Don’t Break The Spine
UNESCO recognises 23rd April each year as World Book Day, also known as World Book and Copyright Day, or International Day of the Book, to promote reading, publishing, and copyright. This special occasion is an excuse for us readers to get some more reading done. And since most of us are in our homes, what better excuse could we have to take a break and bury our noses in a book?
I was a lover of books even before I knew how to read. In fact, reading has been a part of my identity for as long as I remember.
My father has been an avid reader since childhood. Probably that is why he made sure my brother and I inherited his love for books. When I was four or five years old, before I even knew how to read complete sentences, he used to sit my brother and me down and read Tintin comics out loud. I remember looking at the colourful illustrations and feeling a sense of accomplishment when I could connect the words with the pictures and the story would take shape in my head. I was an impatient child. I couldn’t wait till I would be old enough so I could read comics on my own.
Time doesn’t work according to my whims, of course. It took me at least seven or eight more years before I could understand enough English to read a Tintin comic. But my love for books had found other shapes, other forms. I still remember the first book I read on my own was a book on a fairy tale — the ones with large, friendly letters and colourful illustrations connecting the story with the words. It was called ‘The Frog Prince’ and it told the story of a princess who kissed a frog and he turned into a handsome prince. My father had bought this book for me from a travelling book fair at my school (There was a publishing company back in those days called Pohar Prakashan that travelled from school to school on a colourful, cosily-decorated bus).
When I completed this fairy tale, I remember feeling so proud of myself — like it was a BIG achievement. I haven’t looked back since then. I kept reading books of short stories and longer, more complex fairy tales until I laid my hands on my first novel. It was a “Five find outers and dog” by Enid Blyton I borrowed from my cousin when I was ten. I remember being ensnared by Blytons words and not wanting to stop reading until the adventure was done.
The memories of those days bring a smile to my face. There is another incident that I vividly remember. I grew up in Jorhat — a small town in Assam.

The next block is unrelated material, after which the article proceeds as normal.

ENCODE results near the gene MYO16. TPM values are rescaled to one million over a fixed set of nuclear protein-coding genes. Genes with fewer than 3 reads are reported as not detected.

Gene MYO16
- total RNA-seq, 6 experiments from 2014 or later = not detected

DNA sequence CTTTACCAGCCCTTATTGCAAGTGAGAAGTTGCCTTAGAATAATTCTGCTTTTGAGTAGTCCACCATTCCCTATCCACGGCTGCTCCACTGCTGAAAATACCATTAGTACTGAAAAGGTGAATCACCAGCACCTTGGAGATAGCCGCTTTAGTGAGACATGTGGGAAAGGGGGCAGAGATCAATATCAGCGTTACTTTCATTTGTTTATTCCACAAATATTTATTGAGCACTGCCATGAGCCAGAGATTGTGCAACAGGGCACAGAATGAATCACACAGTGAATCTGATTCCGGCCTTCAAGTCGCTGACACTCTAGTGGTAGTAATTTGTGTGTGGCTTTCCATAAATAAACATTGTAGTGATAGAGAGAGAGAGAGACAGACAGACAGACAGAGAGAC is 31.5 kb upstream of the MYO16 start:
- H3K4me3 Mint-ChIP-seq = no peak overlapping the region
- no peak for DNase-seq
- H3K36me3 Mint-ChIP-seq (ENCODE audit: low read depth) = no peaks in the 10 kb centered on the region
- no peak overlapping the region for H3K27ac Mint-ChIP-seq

Back in the school days, my family only had money to buy only one novel a month (usually, I picked an Enid Blyton or RL Stine or Agatha Christie).
However, the good ‘uncle’ of the bookstore knew me and my best friend well, as we were his “regulars”. We used to visit him each evening and stare awestruck at the huge collection of books he had.
Uncle asked us to just talk about our favourite books to every person who came to the bookstore. In exchange, we could read any book we wished. This was like a dream come true because we could get so much reading done, and also get to talk about our favourite books to so many kind strangers each day.
I called that best friend of mine a few days back. In fact, talking to her triggered this beautiful memory. As we were discussing, she told me that it was probably also an incredible marketing tactic. When two little girls with their hair in pigtails talk with so much passion about some book, it gets very difficult for an adult to not buy that.
I laughed Looking at that incident in a different perspective was interesting.
But, whatever it was, this remains one of my most cherished childhood memories. Because of the bookstore uncle and his kindness, not only did I get a lot of reading done, I also learned some great habits. Uncle had one condition he was strict about — that we wouldn’t break the spine or dog-ear pages. Till today, these remain habits I follow religiously.
And just like my parents who always encouraged reading, I have that kind man in his colourful bookstore for making my childhood full of adventures.